Some months later, Mukhtar Mai receives a settlement of 500,000 rupees, about $8,000. “I do not want money. I want to learn to read,” she exclaims, and uses the money to begin a school for girls in her village. At the time of writing, Mukhtar Mai had completed the fifth grade in the school she founded. She has begun two more schools, educating girls and boys. One of the things literacy has taught her is that the Koran specifically forbids violence against women rather than condones it.
Mukhtar Mai learned the same things early in life as Hafset Abiola learned in Nigeria: “I learned fear, I learned to be silent. I learned to submit,” Hafset Abiola, now a Nigerian state minister, recalls of her early education in the village.
In Moscow, Marina Pisklakova speaks with an acquaintance on fear of her life from beatings by her husband. “Report this to the police. Someone must be able to help,” Ms. Pisklakova counsels. “There is no help. No one can help. The police say being beaten by your husband is proof of how much he loves you,” she says. There is a protocol for wife-beating that counsels men to beat their wives with a rod because the pain is more intense, hence more loving. Men are cautioned only against beating their wives in the face so that she may not be seen in public and to avoid beating her in the stomach if she is pregnant. The two women continue to talk over a period of weeks, then the calls stop.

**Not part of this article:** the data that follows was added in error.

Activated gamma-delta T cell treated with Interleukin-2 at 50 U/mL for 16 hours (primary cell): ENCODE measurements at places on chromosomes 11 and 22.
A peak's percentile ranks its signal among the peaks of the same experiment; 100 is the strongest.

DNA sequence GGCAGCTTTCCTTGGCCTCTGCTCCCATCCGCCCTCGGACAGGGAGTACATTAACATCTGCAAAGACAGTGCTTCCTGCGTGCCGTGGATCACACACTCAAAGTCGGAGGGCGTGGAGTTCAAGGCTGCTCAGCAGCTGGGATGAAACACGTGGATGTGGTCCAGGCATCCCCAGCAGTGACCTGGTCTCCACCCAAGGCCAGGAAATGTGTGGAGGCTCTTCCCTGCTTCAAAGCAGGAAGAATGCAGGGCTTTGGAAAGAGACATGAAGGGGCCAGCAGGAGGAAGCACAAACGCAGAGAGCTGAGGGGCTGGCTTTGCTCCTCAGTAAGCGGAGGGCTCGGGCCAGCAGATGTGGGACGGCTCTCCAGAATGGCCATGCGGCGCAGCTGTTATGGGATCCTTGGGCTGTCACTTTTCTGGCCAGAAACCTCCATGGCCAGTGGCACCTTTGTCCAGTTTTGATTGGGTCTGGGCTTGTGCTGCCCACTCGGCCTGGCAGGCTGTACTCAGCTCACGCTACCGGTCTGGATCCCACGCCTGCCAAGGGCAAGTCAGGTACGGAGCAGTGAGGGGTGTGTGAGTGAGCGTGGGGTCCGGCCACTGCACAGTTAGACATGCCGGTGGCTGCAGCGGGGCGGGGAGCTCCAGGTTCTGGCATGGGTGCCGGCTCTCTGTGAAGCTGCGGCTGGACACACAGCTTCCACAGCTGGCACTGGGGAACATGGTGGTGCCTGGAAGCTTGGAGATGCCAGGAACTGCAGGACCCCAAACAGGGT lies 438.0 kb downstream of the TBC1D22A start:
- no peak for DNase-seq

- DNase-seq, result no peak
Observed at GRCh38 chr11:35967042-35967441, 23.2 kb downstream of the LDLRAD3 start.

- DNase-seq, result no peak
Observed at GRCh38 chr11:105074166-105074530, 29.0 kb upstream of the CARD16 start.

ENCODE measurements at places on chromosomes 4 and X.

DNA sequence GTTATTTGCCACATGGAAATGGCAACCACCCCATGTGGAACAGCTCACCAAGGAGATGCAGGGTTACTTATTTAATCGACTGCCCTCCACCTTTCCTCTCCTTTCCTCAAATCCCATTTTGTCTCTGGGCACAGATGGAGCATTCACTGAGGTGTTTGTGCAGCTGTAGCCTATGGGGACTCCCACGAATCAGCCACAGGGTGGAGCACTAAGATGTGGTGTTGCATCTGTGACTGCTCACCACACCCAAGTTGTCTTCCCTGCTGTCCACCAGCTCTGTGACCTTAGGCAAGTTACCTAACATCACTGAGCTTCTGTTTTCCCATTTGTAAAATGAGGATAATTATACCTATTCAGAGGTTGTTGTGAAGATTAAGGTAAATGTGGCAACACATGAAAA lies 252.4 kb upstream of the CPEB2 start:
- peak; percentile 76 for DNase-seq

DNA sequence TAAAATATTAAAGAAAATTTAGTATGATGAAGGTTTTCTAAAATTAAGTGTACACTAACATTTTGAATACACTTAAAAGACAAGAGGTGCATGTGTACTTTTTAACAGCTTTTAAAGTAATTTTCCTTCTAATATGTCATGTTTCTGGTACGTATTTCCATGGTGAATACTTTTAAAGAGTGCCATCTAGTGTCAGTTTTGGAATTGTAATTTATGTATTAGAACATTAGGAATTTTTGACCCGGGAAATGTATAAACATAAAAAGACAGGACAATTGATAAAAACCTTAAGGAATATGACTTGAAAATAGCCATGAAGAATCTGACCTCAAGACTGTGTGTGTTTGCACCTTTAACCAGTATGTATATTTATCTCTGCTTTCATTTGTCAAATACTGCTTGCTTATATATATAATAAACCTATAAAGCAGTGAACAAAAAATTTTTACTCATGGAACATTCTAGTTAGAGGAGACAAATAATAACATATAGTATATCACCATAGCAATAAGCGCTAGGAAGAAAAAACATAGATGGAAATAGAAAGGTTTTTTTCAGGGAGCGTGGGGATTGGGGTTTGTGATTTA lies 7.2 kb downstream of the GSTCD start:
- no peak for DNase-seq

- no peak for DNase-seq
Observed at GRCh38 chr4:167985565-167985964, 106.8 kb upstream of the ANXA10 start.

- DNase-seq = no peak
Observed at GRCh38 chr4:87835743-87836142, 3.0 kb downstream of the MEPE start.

Ms. Pisklakova does the research and finds her friend was correct. There is no enforcement or protective agency in the world’s largest bureaucracy devoted to helping or protecting women. Today there is. At great personal risk, Ms. Pisklakova began the first domestic violence hotline in Moscow, pushed officials to discover that 15,000 battered women were killed and nearly 60,000 hospitalized each year in Russia. Today her National Center for The Prevention of Violence operates 170 crisis centers across her country.
And on it went last Sunday afternoon. Asia, Europe, South America, The Far East. Christian countries, Islamic countries, Pagan worship countries. The message is that cultures that are completely alien to each other have used and continue to use a common system to abuse women. These stories are not ancient history. They occur daily across the globe.
We see that the Pakistani cops who laughed at Mukhtar Mai had the same mentality as Russian policeman in the 1990s who called to tip off the husband to be careful with his wife beating behavior after a Pisklakova client reported his domestic abuse.
When the two-hour reading concluded, a grim-faced audience of 70, overwhelmingly women, sat stunned momentarily before applauding the players for their efforts.
Refreshments were served, but many rose and filed silently out of the meeting space. “I can’t measure my reactions right now. I don’t have the words right now,” one woman said as she exited.
Noting the reaction of the audience, Bonnie George of Chilmark said, “It is necessary to hear these stories over and over again to make change. There cannot be enough publicizing of abuse against women.”
Seven is an experience of benefit to every man and woman of good will and a cautionary tale for those who are not.